Rob Ford's Brother Won't Rule Out Toronto Mayoralty Bid

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DOUG FORD MAYOR RUNNING
Toronto Coun. Doug Ford would not rule out running to replace his brother as mayor if Rob Ford is barred as a candidate in a byelection ahead of the 2014 municipal election. (CP) | CP

Toronto Coun. Doug Ford would not rule out running to replace his brother as mayor if Rob Ford is barred from running as a candidate in a byelection ahead of the 2014 municipal election.

Rob Ford was ordered out of office on Monday after a judge ruled he violated the Municipal Conflict of Interest Act.

The ruling allows Ford to remain mayor for another 12 days, but he can apply for a stay or appeal the judge’s decision.

If those moves fail to keep Ford in the mayor’s chair, city council has the option of appointing a new mayor or calling a byelection to replace him.

On Wednesday, Doug Ford would not confirm or deny a report in the Toronto Star that he would seek the mayoralty if his brother Rob was barred from running in a byelection.

"We'll cross that bridge when we come to it," he told CBC News. "I'm not denying it, I'm saying I'm focused on Rob here. Rob's the mayor and I'm going to support Rob to the bitter end."

There is much confusion around whether Rob Ford would be permitted to run in a byelection. The decision issued by Ontario Superior Court Justice Charles T. Hackland says there are no restrictions on Rob Ford seeking office again "beyond the current term."

The meaning of "current term" is still up in the air — city solicitor Anna Kinastowski said it is the opinion of the City of Toronto's legal team that Ford would not be able to run for mayor until 2014.

But Alan Lenczner, Ford's lawyer, told CBC News that he believes the mayor could run in a byelection if one is called ahead of the 2014 municipal election.

The judge would have to be formally contacted by either Ford's legal team or the team representing Paul Magder, the complainant in the case, for him to rule definitively on the meaning of his ruling.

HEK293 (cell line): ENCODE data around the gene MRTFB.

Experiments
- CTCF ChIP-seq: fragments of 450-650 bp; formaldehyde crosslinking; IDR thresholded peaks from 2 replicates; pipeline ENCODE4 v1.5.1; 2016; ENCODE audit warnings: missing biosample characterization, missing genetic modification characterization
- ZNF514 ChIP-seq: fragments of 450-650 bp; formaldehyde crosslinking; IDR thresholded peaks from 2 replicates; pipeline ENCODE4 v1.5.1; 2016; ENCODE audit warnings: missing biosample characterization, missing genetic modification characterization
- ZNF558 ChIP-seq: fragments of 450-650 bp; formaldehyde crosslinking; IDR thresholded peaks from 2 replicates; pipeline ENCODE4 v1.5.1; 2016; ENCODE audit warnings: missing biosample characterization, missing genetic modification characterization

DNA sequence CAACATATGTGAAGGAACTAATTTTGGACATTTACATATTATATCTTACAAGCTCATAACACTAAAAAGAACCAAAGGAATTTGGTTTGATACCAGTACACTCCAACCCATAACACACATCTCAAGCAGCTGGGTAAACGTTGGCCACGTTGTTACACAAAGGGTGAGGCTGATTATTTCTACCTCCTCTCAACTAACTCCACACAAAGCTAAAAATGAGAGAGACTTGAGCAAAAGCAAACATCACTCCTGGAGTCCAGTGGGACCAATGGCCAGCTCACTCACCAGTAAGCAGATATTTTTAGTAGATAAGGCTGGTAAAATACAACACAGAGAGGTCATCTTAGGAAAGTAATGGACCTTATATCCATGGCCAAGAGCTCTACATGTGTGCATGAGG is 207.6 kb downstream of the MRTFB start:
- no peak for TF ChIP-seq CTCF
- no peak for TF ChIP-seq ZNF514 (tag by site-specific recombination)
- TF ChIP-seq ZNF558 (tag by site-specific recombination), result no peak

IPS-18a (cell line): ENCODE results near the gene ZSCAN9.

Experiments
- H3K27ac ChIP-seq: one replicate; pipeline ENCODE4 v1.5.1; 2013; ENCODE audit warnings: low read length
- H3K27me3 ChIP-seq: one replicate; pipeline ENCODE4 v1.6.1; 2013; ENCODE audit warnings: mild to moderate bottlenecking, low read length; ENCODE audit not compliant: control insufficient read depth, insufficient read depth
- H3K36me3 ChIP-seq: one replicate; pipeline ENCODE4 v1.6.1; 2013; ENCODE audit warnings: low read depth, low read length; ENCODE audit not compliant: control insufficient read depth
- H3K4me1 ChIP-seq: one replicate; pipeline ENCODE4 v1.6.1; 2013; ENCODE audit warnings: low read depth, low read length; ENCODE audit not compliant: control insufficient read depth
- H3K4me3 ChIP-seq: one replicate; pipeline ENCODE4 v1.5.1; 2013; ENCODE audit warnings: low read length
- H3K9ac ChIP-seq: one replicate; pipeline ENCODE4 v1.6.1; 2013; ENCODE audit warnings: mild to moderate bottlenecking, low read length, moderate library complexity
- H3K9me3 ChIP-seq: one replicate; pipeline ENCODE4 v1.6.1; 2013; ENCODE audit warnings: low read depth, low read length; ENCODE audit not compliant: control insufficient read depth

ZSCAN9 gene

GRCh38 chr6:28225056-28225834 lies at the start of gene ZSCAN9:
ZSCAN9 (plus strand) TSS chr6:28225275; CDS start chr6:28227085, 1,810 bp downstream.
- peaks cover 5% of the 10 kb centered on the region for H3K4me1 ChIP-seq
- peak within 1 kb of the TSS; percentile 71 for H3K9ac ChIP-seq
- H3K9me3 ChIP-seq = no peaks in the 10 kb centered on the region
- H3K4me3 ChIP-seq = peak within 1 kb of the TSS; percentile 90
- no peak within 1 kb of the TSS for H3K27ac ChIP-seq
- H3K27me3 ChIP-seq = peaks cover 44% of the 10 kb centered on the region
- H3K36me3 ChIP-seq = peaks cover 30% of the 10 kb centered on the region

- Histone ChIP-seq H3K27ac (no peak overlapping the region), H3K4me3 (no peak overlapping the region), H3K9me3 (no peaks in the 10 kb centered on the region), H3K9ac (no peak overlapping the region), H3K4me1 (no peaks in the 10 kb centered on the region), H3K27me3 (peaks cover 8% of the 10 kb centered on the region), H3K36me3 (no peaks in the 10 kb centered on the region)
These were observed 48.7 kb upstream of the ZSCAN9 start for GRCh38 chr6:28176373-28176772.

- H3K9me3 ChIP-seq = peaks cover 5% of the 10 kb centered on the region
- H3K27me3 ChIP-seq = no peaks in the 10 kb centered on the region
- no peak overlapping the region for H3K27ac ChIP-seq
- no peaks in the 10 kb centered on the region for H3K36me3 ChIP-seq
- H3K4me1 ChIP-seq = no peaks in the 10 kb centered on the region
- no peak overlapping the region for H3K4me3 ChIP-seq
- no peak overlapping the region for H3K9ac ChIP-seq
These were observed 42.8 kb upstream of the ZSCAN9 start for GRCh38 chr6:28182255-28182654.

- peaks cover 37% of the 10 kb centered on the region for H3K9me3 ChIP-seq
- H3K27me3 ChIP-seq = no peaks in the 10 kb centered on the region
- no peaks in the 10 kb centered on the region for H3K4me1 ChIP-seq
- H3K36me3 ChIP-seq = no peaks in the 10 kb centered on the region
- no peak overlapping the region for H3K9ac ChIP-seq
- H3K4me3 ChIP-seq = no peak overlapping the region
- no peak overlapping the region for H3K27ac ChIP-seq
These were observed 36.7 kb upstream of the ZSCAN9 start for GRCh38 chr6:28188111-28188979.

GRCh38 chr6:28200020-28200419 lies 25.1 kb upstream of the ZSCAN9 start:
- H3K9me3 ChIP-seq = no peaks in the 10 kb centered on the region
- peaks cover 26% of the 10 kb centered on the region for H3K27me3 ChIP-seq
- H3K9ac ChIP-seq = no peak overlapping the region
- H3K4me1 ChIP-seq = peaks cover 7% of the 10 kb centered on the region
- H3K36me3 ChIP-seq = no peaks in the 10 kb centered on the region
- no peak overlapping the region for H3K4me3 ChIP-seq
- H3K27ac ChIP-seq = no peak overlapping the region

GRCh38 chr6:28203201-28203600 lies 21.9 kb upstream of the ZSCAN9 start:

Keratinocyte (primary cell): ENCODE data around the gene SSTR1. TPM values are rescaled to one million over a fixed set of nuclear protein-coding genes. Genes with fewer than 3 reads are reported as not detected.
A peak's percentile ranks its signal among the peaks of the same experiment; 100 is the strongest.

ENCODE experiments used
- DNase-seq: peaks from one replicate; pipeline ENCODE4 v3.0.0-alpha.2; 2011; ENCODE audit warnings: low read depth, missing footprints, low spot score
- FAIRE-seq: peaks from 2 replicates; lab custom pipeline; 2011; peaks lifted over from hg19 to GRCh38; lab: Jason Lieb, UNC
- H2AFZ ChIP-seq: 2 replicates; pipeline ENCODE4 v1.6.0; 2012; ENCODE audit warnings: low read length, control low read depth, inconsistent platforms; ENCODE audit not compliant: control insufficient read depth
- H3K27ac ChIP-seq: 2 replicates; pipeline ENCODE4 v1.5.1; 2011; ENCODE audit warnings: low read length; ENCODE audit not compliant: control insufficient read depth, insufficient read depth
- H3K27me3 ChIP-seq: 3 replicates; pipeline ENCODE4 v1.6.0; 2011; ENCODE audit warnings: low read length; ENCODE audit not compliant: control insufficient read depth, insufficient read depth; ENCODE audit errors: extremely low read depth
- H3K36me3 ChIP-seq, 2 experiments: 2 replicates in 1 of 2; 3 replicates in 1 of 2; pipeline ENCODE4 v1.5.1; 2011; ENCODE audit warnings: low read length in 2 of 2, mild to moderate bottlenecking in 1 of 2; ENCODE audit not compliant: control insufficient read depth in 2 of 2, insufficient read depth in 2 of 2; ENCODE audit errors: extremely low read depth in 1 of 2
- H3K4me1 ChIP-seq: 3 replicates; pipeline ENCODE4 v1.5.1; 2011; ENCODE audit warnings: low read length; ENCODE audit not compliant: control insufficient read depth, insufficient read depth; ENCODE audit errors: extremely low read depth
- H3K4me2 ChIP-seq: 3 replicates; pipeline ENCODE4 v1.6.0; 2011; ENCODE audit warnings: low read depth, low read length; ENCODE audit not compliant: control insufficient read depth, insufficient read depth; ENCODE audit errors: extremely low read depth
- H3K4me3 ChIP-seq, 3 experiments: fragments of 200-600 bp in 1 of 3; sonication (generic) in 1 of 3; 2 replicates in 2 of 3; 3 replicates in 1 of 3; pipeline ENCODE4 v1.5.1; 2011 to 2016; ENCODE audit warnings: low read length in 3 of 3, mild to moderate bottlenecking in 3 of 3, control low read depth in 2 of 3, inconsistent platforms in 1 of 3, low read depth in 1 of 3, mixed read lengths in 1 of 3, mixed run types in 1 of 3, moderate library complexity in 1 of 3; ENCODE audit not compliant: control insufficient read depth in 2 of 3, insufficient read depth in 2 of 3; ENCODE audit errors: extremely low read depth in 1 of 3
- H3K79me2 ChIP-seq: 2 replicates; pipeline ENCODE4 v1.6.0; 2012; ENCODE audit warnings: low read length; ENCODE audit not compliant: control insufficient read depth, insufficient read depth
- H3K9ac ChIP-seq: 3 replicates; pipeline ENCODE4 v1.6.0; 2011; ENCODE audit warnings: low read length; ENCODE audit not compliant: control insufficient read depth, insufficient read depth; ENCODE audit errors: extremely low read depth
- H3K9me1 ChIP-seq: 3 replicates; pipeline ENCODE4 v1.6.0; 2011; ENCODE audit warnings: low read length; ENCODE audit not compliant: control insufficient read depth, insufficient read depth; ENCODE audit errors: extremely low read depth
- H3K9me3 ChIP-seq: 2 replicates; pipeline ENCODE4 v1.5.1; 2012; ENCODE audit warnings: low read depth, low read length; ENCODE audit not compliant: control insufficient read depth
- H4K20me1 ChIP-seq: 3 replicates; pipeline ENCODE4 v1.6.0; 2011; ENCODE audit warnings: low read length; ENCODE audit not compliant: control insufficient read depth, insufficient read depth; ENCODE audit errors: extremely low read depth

Lenczner told CBC News on Tuesday that a stay application would be heard in the case on Dec. 5. An appeal of Hackland's ruling could be heard by Jan. 7. On Wednesday, a notice of appeal was filed.

If election held today, 'Rob would be mayor'

Doug Ford also said supporters of the mayor have been calling and voicing their opposition to the judge's ruling.

"We have the base rallied like we've never had the base rallied before," he said. "If the election was held today, in my humble opinion, Rob would be mayor the next day after the election."

Karen Stintz, the chair of the Toronto Transit Commission, who had a very public falling out with Ford when she refused to support his subway transit plan, said she would prefer that a byelection be held.

"If an appeal is heard early, and it's in January, then I think the city benefits from having a mayor with a mandate. And the only way we get a mayor with a mandate is through a byelection," she told reporters.

When asked if she was considering a run in a byelection should one be called, Stintz said "all options are open if we have a byelection, but that's a decision that council needs to make."

She had previously said she would not challenge Ford if he ran again for mayor in 2014.

Rob Ford has said he will seek re-election at the earliest opportunity.

Bad month for big-city mayors

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